But I must say I adore the new devil character. Remember in first season when we all thought the principal was going to turn out to be Satan? Now, Satan -- Ryan Hunter -- has finally arrived, and this is a well-written, well-acted character. The actor is handsome in a disturbing way -- like Eddie Haskell on steroids. He murmurs things to people as he slips by and you just think: snake! The things he says are aptly expressed objections to the rule of God -- offers of freedom. He makes a lot of sense -- that's what's so frightening to Joan:
We don't have to be bossed around by some love-starved, egocentric diety. I didn't ask to be born, but now that I'm here, it's all up to me. I like it that way. My life is a gift? Okay. Thanks. You can't ask for it back.
Joan asks God for help. At least Joan of Arc had an army. She's all alone. God points out her nerdy brother and four geeky friends, who are, at that moment, studying physics and throwing food at each other. I try to think of a movie/literary allusion that just beyond my grasp. The hero needs to fight, and he goes about getting some pretty unpromising looking people to join his group. Am I just thinking about Jesus getting the disciples together? Robin Hood? The Wizard of Oz?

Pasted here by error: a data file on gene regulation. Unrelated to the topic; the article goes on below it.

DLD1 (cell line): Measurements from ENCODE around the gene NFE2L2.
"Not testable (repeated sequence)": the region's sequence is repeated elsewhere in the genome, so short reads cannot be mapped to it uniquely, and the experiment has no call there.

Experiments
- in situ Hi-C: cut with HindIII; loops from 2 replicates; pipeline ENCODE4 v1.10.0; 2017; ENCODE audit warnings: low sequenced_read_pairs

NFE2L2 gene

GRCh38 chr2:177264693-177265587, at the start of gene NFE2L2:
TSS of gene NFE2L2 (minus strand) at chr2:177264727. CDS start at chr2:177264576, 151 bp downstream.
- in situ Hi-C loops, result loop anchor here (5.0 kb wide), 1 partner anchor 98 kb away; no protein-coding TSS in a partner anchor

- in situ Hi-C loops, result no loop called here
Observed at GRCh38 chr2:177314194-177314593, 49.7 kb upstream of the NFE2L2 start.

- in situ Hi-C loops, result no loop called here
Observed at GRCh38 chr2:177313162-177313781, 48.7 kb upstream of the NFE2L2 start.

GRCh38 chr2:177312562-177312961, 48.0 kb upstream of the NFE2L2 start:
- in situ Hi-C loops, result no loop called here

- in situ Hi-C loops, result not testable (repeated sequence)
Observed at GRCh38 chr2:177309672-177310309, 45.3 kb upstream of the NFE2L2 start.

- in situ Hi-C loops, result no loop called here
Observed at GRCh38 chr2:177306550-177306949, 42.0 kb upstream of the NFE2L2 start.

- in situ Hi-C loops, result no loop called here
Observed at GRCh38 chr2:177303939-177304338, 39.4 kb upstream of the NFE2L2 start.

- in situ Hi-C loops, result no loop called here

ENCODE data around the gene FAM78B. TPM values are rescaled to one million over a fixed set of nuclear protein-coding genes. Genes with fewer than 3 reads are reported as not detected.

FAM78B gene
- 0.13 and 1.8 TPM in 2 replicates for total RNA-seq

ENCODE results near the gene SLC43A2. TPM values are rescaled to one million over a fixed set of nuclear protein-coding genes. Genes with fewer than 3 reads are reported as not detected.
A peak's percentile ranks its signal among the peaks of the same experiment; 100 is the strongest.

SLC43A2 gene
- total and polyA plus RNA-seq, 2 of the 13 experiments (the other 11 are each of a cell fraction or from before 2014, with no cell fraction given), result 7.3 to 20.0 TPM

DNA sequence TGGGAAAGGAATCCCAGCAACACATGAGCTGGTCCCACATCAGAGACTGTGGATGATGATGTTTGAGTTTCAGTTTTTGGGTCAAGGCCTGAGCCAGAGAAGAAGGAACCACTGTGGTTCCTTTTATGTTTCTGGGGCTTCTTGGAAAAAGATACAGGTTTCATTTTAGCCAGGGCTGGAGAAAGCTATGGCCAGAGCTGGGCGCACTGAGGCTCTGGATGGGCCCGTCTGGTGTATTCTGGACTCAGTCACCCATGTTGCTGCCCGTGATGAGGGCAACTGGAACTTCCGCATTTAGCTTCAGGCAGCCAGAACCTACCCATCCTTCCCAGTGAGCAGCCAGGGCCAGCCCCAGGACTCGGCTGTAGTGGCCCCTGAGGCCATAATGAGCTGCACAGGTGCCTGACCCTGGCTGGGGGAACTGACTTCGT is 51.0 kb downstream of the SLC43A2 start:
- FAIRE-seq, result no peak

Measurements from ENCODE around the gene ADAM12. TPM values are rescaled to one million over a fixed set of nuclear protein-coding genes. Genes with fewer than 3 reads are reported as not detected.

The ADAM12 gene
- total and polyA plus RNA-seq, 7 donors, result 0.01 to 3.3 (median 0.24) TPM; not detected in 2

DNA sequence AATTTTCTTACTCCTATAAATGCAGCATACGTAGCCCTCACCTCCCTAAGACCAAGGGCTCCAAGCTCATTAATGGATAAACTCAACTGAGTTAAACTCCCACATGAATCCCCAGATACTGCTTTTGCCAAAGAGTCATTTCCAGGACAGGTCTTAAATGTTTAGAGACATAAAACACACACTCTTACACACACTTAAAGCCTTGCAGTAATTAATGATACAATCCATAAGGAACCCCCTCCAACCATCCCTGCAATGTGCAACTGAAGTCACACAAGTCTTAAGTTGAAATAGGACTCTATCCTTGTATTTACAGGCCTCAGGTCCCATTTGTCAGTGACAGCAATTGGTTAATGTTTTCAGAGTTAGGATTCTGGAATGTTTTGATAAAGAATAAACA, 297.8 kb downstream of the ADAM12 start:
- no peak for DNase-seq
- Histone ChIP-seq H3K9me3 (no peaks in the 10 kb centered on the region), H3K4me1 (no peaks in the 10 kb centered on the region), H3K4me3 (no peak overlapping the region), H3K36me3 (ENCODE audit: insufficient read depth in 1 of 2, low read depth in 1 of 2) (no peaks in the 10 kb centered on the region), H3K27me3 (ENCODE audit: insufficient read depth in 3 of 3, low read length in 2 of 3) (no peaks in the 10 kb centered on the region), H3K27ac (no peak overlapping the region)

UPDATE: A commenter points out that the situation at the end of "Joan" is not so much the one of going about assembling a motley crew (and "Lord of the Rings" would be another great example of that), it's about looking at the group you've already got and seeing how bad your chances are.